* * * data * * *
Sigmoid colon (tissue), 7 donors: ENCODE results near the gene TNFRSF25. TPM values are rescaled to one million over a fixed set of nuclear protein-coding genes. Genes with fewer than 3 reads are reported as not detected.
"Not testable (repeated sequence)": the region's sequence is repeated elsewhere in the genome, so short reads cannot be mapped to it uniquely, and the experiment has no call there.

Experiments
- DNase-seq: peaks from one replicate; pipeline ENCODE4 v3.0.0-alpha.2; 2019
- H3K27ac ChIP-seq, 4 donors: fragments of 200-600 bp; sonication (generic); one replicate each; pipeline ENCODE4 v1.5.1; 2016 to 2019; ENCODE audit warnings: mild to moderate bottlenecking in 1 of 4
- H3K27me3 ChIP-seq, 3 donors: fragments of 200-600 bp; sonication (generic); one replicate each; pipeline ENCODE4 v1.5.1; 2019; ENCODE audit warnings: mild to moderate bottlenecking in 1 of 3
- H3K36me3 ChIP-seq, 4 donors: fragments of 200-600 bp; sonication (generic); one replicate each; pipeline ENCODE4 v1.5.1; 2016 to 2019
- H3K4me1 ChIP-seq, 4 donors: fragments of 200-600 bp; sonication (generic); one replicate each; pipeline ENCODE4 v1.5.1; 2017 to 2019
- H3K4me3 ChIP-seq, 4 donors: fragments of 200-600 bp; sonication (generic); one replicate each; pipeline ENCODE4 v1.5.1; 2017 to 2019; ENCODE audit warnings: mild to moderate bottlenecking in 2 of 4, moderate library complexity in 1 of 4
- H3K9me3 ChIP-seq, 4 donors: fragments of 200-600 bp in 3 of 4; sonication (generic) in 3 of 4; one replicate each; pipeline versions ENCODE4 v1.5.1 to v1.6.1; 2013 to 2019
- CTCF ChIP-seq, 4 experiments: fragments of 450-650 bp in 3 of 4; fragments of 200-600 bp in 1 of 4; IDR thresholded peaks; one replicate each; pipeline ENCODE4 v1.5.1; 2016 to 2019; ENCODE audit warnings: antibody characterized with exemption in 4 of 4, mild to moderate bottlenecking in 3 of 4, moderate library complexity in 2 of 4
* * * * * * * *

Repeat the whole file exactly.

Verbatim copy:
Sigmoid colon (tissue), 7 donors: ENCODE results near the gene TNFRSF25. TPM values are rescaled to one million over a fixed set of nuclear protein-coding genes. Genes with fewer than 3 reads are reported as not detected.
"Not testable (repeated sequence)": the region's sequence is repeated elsewhere in the genome, so short reads cannot be mapped to it uniquely, and the experiment has no call there.

Experiments
- DNase-seq: peaks from one replicate; pipeline ENCODE4 v3.0.0-alpha.2; 2019
- H3K27ac ChIP-seq, 4 donors: fragments of 200-600 bp; sonication (generic); one replicate each; pipeline ENCODE4 v1.5.1; 2016 to 2019; ENCODE audit warnings: mild to moderate bottlenecking in 1 of 4
- H3K27me3 ChIP-seq, 3 donors: fragments of 200-600 bp; sonication (generic); one replicate each; pipeline ENCODE4 v1.5.1; 2019; ENCODE audit warnings: mild to moderate bottlenecking in 1 of 3
- H3K36me3 ChIP-seq, 4 donors: fragments of 200-600 bp; sonication (generic); one replicate each; pipeline ENCODE4 v1.5.1; 2016 to 2019
- H3K4me1 ChIP-seq, 4 donors: fragments of 200-600 bp; sonication (generic); one replicate each; pipeline ENCODE4 v1.5.1; 2017 to 2019
- H3K4me3 ChIP-seq, 4 donors: fragments of 200-600 bp; sonication (generic); one replicate each; pipeline ENCODE4 v1.5.1; 2017 to 2019; ENCODE audit warnings: mild to moderate bottlenecking in 2 of 4, moderate library complexity in 1 of 4
- H3K9me3 ChIP-seq, 4 donors: fragments of 200-600 bp in 3 of 4; sonication (generic) in 3 of 4; one replicate each; pipeline versions ENCODE4 v1.5.1 to v1.6.1; 2013 to 2019
- CTCF ChIP-seq, 4 experiments: fragments of 450-650 bp in 3 of 4; fragments of 200-600 bp in 1 of 4; IDR thresholded peaks; one replicate each; pipeline ENCODE4 v1.5.1; 2016 to 2019; ENCODE audit warnings: antibody characterized with exemption in 4 of 4, mild to moderate bottlenecking in 3 of 4, moderate library complexity in 2 of 4